371. It is a different way of doing it from presumably some of the big players abroad.
  (Sir Peter Bonfield) I must admit I am not at all sanguine on the point that many operators with the obligations we have on the universal service would allow unfettered access to their core network.

  372. Is there any reason why we should not publish detailed lists of the first and second bow-wave exchanges to be opened?
  (Sir Peter Bonfield) From our point of view, not particularly. The only thing that we are under some obligation on is some of the commercial sensitivities of the other operators because their business plans are to a certain extent confidential to them. You can tell where people are going to go after certain customers if you know what exchanges they are going to target. At the moment we have an agreement with Oftel that the information is confidential (although clearly not from your Committee) and that is the current obligation that we are working under.

  Chairman: Thank you. Maybe we could move on to one or two other telecoms related issues which are not quite of the LLU kind. Mrs Southworth?

Helen Southworth

  373. Why did BT take the decision to double the minimum charge for callbox use?
  (Sir Peter Bonfield) We have not increased the prices of callboxes for 15 years. They were starting to lose a significant amount of traffic to mobile phones. We had to balance up the long-term value and commitment of the business versus the increase in the pricing. What we tried to do, after extensive consultation outside, is increase the ten pence minimum charge to 20 pence but extend the call time. Most people who use a callbox in terms of social need use long calls. Most people who do not use it as a social need make shorter calls. So we tried to make that balance up.

  374. Surely if the problem was fewer people were using it then doubling the price is hardly going to be an incentive to maintain usage?
  (Sir Peter Bonfield) It does not double the price; it doubles the set-up price. The on-going charge for a callbox call is 11 pence a minute, which we think is competitive. We are trying to balance up the long-term viability of the universal service obligation on payphones clearly, but we are not allowed to cross-subsidise so we must make sure we make that balance.
  (Mr Green) At the same time we reduced by 27 per cent the cost of making calls over two minutes. Our research shows that most of the people who are using phone boxes because they do not have a fixed line or a mobile line are using them to make longer calls and longer distance calls and it is a reduction for them, and doubling the minimum charge also includes double the time for that charge.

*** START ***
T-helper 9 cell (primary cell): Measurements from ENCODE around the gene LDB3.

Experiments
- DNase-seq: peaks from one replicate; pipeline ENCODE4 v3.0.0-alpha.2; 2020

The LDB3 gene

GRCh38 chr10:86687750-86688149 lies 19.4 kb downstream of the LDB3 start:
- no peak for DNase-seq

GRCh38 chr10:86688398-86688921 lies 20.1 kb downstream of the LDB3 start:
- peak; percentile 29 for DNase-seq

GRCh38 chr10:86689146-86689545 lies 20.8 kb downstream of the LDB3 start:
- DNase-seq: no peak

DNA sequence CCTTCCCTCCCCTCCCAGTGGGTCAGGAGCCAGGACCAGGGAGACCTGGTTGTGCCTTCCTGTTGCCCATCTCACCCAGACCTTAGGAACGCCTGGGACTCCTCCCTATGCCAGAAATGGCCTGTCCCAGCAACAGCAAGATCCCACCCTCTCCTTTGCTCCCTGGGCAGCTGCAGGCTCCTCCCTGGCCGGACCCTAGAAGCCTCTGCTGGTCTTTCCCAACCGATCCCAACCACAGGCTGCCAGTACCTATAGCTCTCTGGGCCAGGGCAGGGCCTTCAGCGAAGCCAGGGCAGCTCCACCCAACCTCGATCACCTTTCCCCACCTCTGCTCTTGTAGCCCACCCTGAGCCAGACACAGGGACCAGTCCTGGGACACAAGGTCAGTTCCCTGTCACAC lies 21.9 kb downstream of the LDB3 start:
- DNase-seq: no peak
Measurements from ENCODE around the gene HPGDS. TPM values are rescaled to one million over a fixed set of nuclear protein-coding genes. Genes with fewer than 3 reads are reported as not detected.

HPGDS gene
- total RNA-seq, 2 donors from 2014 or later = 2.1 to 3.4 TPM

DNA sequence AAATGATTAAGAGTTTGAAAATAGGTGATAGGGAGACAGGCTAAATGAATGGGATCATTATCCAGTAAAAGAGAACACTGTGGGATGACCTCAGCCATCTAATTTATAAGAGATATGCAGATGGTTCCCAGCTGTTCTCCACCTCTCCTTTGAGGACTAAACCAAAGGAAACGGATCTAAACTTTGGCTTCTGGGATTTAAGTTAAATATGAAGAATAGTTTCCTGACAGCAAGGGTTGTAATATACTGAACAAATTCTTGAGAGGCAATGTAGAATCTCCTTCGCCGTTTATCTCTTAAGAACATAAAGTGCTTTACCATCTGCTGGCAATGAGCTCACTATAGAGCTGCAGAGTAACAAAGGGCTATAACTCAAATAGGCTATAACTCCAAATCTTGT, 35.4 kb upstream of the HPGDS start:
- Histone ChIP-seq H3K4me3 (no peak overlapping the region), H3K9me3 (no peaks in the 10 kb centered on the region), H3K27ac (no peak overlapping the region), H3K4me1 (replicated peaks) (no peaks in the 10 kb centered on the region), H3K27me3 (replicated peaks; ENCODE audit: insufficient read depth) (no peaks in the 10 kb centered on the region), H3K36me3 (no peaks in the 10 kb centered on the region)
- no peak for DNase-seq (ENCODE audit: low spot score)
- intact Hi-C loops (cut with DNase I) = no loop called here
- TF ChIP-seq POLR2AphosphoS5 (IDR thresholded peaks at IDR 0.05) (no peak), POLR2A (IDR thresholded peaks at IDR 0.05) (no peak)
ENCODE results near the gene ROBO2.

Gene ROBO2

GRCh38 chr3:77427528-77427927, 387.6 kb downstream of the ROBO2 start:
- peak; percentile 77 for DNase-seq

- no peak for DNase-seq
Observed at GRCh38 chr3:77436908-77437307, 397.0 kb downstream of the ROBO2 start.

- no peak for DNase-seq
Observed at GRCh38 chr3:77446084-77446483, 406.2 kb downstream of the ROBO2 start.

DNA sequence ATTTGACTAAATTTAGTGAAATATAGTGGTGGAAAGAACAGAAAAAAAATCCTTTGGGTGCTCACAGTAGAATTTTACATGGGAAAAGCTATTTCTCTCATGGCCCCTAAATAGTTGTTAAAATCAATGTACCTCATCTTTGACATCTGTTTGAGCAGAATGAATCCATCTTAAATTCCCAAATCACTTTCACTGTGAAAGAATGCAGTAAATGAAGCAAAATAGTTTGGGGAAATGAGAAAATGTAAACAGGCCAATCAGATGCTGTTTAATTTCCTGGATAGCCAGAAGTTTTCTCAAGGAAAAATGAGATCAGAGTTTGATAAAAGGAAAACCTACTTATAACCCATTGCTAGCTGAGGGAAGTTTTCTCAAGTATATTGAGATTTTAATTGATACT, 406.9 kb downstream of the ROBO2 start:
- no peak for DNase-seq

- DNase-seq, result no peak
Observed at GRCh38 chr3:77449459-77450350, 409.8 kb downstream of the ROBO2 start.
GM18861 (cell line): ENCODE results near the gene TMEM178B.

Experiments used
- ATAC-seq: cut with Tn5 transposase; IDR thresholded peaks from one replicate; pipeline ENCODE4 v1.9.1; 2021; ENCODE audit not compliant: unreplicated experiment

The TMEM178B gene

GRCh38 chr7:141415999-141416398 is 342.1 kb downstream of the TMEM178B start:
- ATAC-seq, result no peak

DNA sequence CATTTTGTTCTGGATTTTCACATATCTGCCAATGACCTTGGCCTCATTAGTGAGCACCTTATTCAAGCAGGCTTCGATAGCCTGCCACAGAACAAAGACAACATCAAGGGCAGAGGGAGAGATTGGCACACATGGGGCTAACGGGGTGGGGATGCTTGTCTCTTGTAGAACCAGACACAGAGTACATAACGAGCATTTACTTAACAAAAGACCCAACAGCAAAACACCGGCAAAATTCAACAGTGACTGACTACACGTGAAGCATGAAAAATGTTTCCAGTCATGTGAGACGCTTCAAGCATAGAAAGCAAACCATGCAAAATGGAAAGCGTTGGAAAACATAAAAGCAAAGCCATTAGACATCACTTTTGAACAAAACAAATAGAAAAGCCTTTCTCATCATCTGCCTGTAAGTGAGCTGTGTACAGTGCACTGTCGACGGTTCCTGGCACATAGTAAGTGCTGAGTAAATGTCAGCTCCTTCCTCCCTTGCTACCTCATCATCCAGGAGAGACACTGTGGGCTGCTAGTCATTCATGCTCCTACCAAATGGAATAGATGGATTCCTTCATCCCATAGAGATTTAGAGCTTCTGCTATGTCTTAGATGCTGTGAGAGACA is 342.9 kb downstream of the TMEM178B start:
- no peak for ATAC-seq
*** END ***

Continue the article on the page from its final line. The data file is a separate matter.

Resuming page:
375. Why did you withdraw the free 192 directory enquiries service?
  (Sir Peter Bonfield) Basically because the competition we are up against is mobile phones who do not offer that service, so we withdrew it for everybody except for the people who can show they have got an issue in terms of social need.

  376. How have you advertised that?
  (Sir Peter Bonfield) I do not know.
  (Mr Green) The people who can use the special directory enquiries service are already registered with us so they know that they can do that.
  (Sir Peter Bonfield) We publicise how you can register with us if you have got a sight disability problem, for example.

  377. Perhaps you can give us a note.
  (Sir Peter Bonfield) Sure.
  (Mr Green) We do that in conjunction with the Royal National Institute for the Blind and similar organisations.
  (Sir Peter Bonfield) I must admit that is one area we treat very seriously because we have the social obligations as well as the universal service obligations and we want to balance that up.

  378. Why, if you are so concerned about the universal service obligation and social obligation, have you only installed 130 out of the 500 promised callboxes since 1997?
  (Sir Peter Bonfield) This is a very complex thing and I am definitely going to defer to my colleague. It gets a bit complicated about whether they are social or non-social ones. What is the answer?
  (Mr Green) We have doubled the number of callboxes in the UK since we were privatised and what we agreed about three years ago was that over a period of about five years we would install up to 500 payphones where there were special needs (and there are criteria for what is a special needs payphone) and that is on top of the increase in the ordinary payphone population. So this year we have put in another 356 payphones in the United Kingdom. The 130 have come in from requests. We have measured them against those social criteria agreed with Oftel and that is the number it has come out at. That is an on-going process and we are meeting our commitments. We have put in 356 this year alone.

  379. Of the 500 promised?
  (Mr Green) That is 356 ordinary payphones. The point I am making is that the payphone population is increasing anyway so the need for these special needs payphones is reduced because there are more payphones generally. There is no suggestion that we have not met our obligation on that. We are doing that. As requests come in for those special needs payphones we are complying with the obligation to install them.